Closing the Loophole Campaign

BIHR's Campaign to Close the Human Rights Act Loophole

Background

In June 2007 the House of Lords ruled (in the ‘YL' case) that the Human Rights Act does not apply to private and voluntary sector care homes providing services under contract to local authorities. As a consequence, hundreds of thousands of older and disabled people in residential care were left without the protection they were promised when the Human Rights Act was passed by Parliament.

BIHR has been at the forefront of efforts to close this legal 'loophole', working closely with a variety of other organisations. During 2007 and early 2008, we convened a group of more than 15 age, disability and human rights organisations to explore legislative solutions.

This group successfully lobbied the Government to use the Health and Social Care Bill to confirm that private and voluntary sector organisations providing residential care services under contract to local authorities are in fact bound by the Human Rights Act on the basis that they are performing ‘functions of a public nature'. Section 145 of the Health and Social Care Act is the new provision of law which contains this change. Section 145 entered into force on 1 December 2008.

The Government has promised a consultation in the near future on the broader issue of the meaning of ‘public authority' under the Human Rights Act. BIHR looks forward to participating in this important debate.

BIHR Closing the Loophole activities

Strategic legal cases

The YL case
BIHR intervened in the House of Lords YL case together with Liberty and JUSTICE

• BIHR, Justice and Liberty's joint written submission to the court

BIHR's response to the House of Lords decision in YL (including a background to the case) (June 2007)

• BIHR, Liberty, JUSTICE, Help the Aged, Age Concern, and the Disability Rights Commission joint response to the House of Lords decision in YL (June 2007)

The Johnson v Havering case
BIHR gave expert evidence on the practical impact of narrow legal interpretations of the scope of the Human Rights Act

• BIHR witness statement (February 2006)
• BIHR response to the Court of Appeal decision in Johnson v Havering (June 2006)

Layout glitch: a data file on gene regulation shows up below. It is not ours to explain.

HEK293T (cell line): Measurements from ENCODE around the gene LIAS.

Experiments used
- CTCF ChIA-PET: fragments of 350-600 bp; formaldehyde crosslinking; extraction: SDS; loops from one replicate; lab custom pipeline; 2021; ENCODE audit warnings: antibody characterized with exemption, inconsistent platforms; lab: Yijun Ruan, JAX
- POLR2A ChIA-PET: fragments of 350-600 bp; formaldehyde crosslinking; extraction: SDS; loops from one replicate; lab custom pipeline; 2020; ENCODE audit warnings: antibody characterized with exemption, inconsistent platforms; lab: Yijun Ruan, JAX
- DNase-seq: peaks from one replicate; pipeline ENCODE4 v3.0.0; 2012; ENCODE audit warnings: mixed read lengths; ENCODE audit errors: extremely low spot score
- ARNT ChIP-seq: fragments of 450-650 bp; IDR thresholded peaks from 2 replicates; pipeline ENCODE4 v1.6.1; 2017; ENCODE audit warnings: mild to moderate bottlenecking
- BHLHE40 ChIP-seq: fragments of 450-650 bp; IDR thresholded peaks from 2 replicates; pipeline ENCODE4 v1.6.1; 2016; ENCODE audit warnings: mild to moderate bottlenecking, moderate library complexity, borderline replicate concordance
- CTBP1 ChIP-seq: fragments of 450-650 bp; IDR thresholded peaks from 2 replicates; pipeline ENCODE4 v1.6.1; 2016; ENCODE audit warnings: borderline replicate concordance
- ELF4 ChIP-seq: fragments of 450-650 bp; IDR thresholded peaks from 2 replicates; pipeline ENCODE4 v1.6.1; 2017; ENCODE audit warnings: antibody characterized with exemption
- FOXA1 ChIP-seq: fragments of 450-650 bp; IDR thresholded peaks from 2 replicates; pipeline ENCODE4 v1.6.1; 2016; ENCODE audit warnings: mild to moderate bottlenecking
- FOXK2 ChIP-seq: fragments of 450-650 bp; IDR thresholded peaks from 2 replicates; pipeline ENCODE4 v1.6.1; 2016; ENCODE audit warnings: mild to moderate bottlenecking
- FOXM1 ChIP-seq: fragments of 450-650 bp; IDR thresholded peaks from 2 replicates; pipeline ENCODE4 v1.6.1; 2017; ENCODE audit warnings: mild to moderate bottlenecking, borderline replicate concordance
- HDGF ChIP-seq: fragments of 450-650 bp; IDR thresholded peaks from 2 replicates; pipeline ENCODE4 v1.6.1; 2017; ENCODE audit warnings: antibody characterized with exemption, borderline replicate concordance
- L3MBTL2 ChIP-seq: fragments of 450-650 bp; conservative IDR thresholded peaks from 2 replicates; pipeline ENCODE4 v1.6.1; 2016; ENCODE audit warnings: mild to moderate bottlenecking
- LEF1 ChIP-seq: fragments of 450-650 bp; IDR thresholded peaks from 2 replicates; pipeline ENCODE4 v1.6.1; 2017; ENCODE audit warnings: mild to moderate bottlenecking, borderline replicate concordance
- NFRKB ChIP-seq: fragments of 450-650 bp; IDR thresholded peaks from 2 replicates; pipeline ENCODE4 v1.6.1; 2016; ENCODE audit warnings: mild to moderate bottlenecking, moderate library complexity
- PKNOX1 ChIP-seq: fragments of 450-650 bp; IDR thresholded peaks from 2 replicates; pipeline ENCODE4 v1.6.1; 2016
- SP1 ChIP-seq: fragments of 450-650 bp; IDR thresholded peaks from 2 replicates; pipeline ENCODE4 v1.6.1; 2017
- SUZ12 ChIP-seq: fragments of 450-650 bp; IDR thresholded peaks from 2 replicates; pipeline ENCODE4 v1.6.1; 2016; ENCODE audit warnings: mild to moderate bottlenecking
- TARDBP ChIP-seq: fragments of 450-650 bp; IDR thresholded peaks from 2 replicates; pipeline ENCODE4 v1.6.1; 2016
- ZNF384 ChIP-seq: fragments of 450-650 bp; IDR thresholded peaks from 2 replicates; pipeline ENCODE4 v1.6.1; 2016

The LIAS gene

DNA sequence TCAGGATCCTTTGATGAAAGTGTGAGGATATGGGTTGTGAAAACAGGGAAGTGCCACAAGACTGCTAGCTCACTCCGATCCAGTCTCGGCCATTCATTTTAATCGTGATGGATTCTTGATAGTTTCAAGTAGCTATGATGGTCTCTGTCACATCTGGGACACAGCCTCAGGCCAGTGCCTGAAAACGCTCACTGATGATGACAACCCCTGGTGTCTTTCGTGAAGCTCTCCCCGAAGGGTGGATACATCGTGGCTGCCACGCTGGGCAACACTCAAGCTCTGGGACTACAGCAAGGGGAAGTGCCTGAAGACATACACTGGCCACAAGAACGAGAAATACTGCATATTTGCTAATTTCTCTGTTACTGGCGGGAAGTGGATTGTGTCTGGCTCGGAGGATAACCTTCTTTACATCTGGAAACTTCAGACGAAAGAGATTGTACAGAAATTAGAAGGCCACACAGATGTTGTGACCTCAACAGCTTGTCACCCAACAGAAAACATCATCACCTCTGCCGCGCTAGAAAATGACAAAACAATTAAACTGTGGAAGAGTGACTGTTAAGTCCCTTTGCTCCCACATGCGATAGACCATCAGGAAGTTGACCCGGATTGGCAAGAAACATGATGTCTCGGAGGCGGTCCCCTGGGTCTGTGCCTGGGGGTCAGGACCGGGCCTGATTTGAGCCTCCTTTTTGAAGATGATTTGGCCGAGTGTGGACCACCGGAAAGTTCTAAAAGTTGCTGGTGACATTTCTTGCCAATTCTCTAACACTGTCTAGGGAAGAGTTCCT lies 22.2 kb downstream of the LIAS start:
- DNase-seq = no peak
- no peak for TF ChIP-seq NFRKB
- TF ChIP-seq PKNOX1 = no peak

Briefings, submissions and statements

• BIHR, Liberty, JUSTICE, Help the Aged and Age Concern England Parliamentary Briefing on human rights for older and disabled people in care homes (June 2008)

• BIHR statement supporting the proposed amendments to the Health and Social Care Bill to bring private and voluntary sector health and social care providers within the scope of the Human Rights Act (January 2008)

• BIHR submission to the Joint Committee on Human Rights' inquiry into the meaning of 'public authority' under the Human Rights Act (January 2007)

Articles, speeches and events

• Katie Ghose, BIHR's Director, quoted in ‘Dignified conclusions' The Guardian, 2 April 2008

• BIHR cited in ‘Older people: no way for self-funders in care homes to complain' Community Care, 2 April 2008

• Katie Ghose, BIHR's Director, quoted in ‘Mixed views on loophole vow' Caring Business 1 April 2008

• Katie Ghose, BIHR's Director, quoted in ‘Campaigners buoyed by pledge to close care home rights gap' Community Care, 28 March 2008.

• Katie Ghose, BIHR's Director, speech to the Human Rights Lawyers' Association on the meaning of 'public authority' under the Human Rights Act (January 2008)

‘Mind the Gap' written by Katie Ghose, BIHR's Director, for 'Speaker's corner' on the new Equality and Human Rights Commission website (January 2008)

• Sonya Sceats, BIHR's Policy and Research Officer quoted in ‘Bid to Give Residents Human Rights Continues Despite Bill Failure' Community Care, January 2008.

• Sonya Sceats, BIHR's Policy and Research Officer quoted in ‘Care Homes Face Human Rights Law' Third Sector, 7 February 2007

• Katie Ghose, BIHR's Director, letter ‘Elder care challenged' in VS magazine, August/September 2006

• BIHR and the Joint Committee on Human Rights (JCHR) mini conference on the meaning of 'public authority' under the Human Rights Act, attended by members of the JCHR, a range of NGOs and statutory bodies, the Minister for Human Rights (Michael Wills) and the Minister for Social Care (Ivan Lewis). (January 2008)  

 

 

Published: October 1, 2009

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